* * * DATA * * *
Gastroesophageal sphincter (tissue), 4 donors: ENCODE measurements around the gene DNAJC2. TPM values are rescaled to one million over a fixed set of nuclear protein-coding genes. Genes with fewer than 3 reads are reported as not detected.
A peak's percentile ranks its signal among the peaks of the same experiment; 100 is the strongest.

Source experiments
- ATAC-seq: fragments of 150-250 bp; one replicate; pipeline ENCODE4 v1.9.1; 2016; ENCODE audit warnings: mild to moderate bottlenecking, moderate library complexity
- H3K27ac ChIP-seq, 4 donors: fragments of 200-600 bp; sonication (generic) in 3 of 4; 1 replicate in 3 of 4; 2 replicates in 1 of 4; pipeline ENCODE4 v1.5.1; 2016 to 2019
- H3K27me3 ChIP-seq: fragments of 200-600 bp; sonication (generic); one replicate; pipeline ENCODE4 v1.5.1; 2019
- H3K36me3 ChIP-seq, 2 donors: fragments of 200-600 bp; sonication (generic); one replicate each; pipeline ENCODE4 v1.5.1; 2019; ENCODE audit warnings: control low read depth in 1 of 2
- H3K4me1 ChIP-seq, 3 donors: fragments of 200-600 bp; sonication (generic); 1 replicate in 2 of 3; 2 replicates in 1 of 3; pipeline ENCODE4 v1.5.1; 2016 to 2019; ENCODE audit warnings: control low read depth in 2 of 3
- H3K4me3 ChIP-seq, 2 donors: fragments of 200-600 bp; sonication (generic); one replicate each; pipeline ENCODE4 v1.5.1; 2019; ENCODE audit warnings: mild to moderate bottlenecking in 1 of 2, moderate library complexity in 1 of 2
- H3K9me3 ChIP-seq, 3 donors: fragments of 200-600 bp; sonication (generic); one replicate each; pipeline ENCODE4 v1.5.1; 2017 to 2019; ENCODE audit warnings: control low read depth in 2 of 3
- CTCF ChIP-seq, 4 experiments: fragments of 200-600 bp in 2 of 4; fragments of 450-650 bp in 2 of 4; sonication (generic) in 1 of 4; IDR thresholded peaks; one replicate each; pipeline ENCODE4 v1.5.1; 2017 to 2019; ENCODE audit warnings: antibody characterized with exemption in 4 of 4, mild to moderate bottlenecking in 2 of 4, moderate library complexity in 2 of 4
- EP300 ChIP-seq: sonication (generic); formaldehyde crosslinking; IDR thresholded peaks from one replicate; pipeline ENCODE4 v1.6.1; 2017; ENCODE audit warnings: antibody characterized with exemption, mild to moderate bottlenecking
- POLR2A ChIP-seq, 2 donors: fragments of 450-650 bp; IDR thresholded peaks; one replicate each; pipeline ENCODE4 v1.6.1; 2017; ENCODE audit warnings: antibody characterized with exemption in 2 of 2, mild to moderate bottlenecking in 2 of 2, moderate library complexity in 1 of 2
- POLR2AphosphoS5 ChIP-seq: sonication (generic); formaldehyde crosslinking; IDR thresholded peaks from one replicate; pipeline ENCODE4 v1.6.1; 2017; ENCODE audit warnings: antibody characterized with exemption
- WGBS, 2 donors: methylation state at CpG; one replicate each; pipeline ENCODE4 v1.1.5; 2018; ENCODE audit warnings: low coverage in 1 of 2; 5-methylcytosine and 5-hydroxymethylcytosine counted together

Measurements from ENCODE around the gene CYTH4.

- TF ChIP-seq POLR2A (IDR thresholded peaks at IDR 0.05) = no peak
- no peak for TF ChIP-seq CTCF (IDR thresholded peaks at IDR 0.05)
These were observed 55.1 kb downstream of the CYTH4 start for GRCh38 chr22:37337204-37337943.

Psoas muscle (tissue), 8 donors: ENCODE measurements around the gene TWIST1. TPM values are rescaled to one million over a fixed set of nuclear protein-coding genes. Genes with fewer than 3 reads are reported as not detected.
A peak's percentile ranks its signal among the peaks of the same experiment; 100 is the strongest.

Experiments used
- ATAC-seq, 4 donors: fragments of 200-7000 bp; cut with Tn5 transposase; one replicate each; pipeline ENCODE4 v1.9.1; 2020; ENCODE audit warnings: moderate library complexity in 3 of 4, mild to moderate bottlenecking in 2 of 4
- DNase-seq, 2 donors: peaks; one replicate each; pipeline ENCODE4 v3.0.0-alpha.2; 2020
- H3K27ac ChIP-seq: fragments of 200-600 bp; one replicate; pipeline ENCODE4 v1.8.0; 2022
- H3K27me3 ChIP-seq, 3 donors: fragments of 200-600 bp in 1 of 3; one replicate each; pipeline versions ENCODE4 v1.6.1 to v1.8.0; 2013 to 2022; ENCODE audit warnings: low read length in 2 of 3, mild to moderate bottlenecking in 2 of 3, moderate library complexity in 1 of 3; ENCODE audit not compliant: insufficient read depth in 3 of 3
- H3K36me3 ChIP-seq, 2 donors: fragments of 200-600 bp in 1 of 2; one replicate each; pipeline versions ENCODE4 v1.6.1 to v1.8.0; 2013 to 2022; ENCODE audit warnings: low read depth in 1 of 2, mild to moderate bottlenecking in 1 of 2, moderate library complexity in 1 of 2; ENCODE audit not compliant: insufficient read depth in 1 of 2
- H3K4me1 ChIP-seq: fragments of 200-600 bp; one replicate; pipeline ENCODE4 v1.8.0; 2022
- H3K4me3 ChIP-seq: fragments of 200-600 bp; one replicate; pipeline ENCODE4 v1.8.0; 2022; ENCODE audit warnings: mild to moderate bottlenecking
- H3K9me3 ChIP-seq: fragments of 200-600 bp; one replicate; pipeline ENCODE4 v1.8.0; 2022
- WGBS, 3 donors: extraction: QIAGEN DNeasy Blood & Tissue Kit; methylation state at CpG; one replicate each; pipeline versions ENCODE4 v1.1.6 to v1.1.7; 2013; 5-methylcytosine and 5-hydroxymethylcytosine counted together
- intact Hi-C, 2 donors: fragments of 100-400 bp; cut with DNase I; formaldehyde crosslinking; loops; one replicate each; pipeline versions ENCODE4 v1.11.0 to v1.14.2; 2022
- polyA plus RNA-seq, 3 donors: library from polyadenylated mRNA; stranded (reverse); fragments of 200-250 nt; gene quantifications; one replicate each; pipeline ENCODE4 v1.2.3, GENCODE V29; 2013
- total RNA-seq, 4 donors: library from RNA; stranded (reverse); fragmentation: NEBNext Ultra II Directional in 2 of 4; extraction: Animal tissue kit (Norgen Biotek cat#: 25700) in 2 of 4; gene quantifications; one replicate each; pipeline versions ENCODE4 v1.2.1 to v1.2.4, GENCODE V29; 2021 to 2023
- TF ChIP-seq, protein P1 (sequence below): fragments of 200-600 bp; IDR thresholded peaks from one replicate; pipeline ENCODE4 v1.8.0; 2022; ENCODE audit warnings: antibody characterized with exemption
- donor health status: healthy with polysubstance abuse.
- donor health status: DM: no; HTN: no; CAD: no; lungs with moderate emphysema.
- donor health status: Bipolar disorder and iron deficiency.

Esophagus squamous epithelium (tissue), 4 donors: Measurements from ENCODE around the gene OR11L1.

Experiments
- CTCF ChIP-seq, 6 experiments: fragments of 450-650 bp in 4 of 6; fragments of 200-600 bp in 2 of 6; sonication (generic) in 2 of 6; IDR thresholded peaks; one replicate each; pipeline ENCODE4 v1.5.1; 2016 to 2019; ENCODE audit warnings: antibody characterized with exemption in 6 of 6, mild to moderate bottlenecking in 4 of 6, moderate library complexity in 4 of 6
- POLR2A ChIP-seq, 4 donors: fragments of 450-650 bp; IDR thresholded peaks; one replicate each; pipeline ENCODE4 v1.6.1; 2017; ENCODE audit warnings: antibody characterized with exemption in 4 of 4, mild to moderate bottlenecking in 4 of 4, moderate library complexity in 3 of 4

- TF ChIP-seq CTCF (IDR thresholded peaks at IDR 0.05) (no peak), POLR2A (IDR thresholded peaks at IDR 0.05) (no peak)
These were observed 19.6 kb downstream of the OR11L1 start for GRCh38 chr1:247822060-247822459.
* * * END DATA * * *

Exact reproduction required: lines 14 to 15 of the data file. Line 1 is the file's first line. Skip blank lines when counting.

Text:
- POLR2AphosphoS5 ChIP-seq: sonication (generic); formaldehyde crosslinking; IDR thresholded peaks from one replicate; pipeline ENCODE4 v1.6.1; 2017; ENCODE audit warnings: antibody characterized with exemption
- WGBS, 2 donors: methylation state at CpG; one replicate each; pipeline ENCODE4 v1.1.5; 2018; ENCODE audit warnings: low coverage in 1 of 2; 5-methylcytosine and 5-hydroxymethylcytosine counted together